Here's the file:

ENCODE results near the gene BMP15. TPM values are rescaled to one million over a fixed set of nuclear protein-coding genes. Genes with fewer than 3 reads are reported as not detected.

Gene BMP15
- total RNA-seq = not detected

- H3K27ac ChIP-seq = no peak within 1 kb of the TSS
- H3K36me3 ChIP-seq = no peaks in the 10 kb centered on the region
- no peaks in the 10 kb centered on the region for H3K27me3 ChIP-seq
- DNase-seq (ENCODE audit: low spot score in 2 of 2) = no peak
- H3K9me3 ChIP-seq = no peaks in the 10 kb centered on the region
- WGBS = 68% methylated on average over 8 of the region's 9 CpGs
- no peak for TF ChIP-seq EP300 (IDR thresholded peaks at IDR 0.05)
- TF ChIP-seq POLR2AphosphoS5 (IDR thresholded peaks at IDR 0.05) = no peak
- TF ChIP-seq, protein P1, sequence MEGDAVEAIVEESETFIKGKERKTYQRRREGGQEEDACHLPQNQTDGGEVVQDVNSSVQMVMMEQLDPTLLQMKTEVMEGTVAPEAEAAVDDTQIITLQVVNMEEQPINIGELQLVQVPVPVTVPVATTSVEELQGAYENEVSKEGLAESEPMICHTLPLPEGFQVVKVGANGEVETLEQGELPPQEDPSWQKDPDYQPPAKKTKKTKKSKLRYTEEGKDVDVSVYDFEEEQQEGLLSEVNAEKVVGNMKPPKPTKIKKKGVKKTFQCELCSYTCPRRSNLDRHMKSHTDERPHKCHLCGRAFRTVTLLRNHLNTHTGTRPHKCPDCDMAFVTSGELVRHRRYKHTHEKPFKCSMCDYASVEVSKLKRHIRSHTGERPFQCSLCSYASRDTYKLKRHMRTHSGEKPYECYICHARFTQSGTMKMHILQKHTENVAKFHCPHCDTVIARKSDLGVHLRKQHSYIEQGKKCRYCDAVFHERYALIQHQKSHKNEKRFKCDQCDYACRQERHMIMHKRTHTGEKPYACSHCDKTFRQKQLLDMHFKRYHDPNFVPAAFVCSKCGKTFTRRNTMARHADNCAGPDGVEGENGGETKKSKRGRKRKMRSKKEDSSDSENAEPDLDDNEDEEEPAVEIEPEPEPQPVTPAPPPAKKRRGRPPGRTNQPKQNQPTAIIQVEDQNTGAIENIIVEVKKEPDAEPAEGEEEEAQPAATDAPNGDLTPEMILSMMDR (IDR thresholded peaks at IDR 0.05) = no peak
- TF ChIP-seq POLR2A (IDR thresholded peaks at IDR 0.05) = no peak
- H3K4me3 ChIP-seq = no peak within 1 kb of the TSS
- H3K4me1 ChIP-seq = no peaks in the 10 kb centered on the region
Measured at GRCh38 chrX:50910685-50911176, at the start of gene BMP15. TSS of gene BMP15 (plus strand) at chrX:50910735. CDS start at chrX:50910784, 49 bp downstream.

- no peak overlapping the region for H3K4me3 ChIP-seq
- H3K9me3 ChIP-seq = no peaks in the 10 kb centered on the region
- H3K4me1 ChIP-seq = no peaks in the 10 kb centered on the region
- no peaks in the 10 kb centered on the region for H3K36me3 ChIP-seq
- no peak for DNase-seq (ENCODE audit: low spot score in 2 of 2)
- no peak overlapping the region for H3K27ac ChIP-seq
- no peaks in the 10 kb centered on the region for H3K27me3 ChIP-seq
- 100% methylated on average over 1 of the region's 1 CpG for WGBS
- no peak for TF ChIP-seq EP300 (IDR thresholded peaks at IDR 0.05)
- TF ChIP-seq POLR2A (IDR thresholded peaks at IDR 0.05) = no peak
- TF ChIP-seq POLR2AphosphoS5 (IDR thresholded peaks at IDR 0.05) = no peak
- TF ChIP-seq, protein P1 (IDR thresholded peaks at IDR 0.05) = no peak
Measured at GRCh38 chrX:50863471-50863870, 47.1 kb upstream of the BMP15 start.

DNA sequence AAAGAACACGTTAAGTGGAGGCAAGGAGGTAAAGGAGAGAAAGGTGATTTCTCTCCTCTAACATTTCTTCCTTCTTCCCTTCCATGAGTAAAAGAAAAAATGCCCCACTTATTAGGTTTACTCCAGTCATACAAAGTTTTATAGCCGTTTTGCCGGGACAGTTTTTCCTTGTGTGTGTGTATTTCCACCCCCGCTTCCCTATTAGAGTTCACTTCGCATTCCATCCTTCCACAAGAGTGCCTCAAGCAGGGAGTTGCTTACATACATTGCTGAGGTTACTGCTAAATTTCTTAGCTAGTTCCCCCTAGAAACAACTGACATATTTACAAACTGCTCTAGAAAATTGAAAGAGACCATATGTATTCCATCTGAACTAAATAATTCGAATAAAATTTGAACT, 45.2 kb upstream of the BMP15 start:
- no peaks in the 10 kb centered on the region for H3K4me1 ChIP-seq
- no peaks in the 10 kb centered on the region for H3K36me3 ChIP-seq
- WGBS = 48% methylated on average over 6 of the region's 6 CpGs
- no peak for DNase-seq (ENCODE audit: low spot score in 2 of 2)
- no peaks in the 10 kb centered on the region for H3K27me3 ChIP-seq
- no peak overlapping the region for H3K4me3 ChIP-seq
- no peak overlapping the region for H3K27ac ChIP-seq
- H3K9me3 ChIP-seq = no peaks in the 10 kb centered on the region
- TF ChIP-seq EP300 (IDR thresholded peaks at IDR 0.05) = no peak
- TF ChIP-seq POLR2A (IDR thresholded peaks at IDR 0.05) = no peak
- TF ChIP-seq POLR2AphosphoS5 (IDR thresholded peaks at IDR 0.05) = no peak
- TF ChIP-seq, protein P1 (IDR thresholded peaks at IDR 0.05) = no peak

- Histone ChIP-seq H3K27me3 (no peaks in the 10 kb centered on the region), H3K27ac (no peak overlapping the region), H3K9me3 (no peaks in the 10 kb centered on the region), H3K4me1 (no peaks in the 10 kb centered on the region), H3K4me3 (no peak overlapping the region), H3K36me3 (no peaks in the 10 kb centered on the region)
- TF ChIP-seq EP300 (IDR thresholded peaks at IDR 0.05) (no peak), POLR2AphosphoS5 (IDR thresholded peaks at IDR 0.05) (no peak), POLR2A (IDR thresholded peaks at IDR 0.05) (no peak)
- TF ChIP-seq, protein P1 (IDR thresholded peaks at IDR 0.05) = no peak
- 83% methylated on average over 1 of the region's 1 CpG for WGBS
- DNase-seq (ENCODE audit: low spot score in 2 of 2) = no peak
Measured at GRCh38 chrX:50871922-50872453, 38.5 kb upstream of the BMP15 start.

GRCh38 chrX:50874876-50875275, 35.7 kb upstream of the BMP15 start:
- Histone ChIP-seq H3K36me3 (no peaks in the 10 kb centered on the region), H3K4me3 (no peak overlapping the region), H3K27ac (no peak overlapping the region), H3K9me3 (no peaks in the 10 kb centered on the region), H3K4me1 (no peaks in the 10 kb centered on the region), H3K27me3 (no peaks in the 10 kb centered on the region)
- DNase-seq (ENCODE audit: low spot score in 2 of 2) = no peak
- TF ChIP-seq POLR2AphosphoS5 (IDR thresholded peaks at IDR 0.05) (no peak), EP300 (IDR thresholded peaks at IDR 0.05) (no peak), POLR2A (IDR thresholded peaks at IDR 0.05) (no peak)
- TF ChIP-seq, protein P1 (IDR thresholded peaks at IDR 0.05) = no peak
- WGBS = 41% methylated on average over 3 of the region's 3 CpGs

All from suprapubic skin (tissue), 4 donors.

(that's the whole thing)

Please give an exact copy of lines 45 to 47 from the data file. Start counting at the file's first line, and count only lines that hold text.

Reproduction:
- TF ChIP-seq, protein P1 (IDR thresholded peaks at IDR 0.05) = no peak
- 83% methylated on average over 1 of the region's 1 CpG for WGBS
- DNase-seq (ENCODE audit: low spot score in 2 of 2) = no peak